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Copyright holders of the movie "Dallas Buyers Club" are suing 31 torrent users who've illegally shared the movie online.
The torrent downloaders are accused of unlawfully distributing the movie without the copyright owners' permission, according to The Hollywood Reporter. The owners worry with even just one unlawful copy floating out there, it could be distributed to a "limitless number of people."
So who are these mysterious alleged freeloaders?
Defendants Are BitTorrent Users
The main claim in the "Dallas Buyers Club" lawsuit is that the torrent users infringed the copyright owners' exclusive rights to the film, including distribution and reproduction of the film.
The lawsuit asserts that the defendants deliberately worked with each other to distribute the "seed file" of the film "by using a network called a 'BitTorrent protocol' or 'torrent.'" Any "seed peer" who has already downloaded the file becomes an automatic source of the file, the lawsuit explains. The illegal download is readily available to any other torrent user as long as a "seed peer" is online.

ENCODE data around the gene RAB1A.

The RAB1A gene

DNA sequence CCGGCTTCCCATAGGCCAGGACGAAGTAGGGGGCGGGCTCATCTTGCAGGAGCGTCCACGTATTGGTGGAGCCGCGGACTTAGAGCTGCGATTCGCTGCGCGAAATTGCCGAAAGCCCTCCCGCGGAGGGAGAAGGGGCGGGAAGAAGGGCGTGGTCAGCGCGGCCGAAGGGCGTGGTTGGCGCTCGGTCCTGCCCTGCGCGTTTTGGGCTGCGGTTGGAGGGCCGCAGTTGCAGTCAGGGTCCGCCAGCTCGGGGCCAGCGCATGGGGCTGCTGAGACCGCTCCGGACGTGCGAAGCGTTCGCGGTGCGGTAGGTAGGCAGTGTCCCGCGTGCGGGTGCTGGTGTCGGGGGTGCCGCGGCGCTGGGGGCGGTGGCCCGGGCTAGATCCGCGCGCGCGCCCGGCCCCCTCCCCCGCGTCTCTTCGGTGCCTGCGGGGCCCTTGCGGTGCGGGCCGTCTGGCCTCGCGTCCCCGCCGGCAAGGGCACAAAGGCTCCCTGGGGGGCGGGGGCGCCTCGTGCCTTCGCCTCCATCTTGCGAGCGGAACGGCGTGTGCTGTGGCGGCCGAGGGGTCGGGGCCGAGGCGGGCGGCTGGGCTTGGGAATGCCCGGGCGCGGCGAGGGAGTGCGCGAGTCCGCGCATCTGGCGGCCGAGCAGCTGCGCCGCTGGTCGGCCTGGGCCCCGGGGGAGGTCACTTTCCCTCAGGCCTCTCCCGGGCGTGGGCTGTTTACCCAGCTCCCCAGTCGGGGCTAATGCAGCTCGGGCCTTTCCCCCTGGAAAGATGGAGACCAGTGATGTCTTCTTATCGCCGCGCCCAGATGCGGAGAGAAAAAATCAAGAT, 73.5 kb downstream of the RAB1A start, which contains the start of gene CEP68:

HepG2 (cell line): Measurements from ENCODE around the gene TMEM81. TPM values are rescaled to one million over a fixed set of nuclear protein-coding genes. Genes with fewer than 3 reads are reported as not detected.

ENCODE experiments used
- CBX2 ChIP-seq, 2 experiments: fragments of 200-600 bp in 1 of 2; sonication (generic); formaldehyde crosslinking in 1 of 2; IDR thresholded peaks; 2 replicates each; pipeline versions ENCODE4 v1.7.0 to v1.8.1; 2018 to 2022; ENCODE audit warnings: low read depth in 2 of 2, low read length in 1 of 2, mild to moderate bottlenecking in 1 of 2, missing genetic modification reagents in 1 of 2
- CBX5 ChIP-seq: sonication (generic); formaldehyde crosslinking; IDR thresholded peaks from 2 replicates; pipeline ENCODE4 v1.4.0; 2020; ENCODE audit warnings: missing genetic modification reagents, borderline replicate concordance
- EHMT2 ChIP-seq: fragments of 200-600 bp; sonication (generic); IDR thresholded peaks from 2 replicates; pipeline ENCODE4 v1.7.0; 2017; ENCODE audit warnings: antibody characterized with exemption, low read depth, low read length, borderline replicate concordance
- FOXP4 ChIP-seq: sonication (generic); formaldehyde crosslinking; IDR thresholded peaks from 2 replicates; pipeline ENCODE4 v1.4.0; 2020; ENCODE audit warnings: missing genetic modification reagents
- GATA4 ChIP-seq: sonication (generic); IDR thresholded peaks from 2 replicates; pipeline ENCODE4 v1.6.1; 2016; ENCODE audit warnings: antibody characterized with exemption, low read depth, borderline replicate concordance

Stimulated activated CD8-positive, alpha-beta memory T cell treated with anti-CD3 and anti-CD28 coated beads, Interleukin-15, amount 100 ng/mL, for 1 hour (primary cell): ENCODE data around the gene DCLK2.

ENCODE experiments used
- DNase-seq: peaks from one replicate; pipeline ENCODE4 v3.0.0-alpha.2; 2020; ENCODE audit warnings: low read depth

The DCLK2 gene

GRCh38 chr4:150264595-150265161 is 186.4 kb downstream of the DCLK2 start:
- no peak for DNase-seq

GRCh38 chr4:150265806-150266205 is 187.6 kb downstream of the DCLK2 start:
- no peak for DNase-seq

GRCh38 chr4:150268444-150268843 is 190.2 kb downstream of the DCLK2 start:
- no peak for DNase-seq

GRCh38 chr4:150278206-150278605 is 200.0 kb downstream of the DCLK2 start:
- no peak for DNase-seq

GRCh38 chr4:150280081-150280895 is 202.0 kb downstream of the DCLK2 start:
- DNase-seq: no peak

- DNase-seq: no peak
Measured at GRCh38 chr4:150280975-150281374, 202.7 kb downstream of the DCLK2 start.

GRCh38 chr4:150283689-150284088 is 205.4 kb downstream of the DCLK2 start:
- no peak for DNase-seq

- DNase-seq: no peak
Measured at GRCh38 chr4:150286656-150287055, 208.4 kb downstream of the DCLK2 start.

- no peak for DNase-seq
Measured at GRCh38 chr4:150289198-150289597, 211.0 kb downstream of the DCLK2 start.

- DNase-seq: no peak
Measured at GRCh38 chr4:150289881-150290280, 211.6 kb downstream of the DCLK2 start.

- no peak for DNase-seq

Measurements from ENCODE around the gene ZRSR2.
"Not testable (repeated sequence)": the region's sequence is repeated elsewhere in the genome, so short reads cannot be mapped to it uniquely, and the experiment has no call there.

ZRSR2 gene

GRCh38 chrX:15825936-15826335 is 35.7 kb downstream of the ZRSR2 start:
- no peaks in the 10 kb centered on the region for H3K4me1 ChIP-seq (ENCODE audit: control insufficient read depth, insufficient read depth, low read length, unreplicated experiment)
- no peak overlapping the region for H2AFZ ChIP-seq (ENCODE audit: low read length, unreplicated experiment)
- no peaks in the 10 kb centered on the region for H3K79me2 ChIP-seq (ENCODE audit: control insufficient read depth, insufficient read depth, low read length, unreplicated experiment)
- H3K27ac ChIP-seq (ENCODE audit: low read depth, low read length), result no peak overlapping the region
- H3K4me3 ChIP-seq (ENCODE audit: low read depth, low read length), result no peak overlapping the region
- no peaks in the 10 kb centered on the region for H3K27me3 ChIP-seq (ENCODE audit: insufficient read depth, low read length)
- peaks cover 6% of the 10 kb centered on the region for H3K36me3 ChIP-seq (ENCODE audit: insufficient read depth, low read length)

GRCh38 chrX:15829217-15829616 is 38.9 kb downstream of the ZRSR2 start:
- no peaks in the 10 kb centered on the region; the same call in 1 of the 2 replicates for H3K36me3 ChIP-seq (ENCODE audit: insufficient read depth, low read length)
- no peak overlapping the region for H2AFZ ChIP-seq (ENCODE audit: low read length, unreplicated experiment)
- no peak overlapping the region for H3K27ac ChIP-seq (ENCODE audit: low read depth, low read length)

The lawsuit is seeking a permanent injunction to stop the torrent users from reproducing and distributing the film, as well as monetary damages.
But exactly which torrent users are being sued?
'John Doe' Defendants
Similar to other Internet-based lawsuits, like Kayne's Coinye lawsuit, the anonymity of the online world makes it difficult to ascertain people's true identities.
In the "Dallas Buyers Club" lawsuit, the defendants are listed as "Does 1 through 31." So far, lawyers been able to use "geolocation technology" to trace the IP addresses of the torrent users. Subpoena were delivered to BitTorrent to get it to identify the users by name and address, reports The Hollywood Reporter.
However, the plaintiffs will need the obtain the infringing users' true identities in order for the lawsuit to continue, and they will have to amend their lawsuit when they do.
The "Dallas Buyers Club" lawsuit was filed in federal court in the Southern District of Texas because the alleged infringers' IP addresses were traced there, THR reports. Plaintiffs' lawyers believe that means "the defendants reside in this Division and elsewhere in this Judicial District," their lawsuit asserts.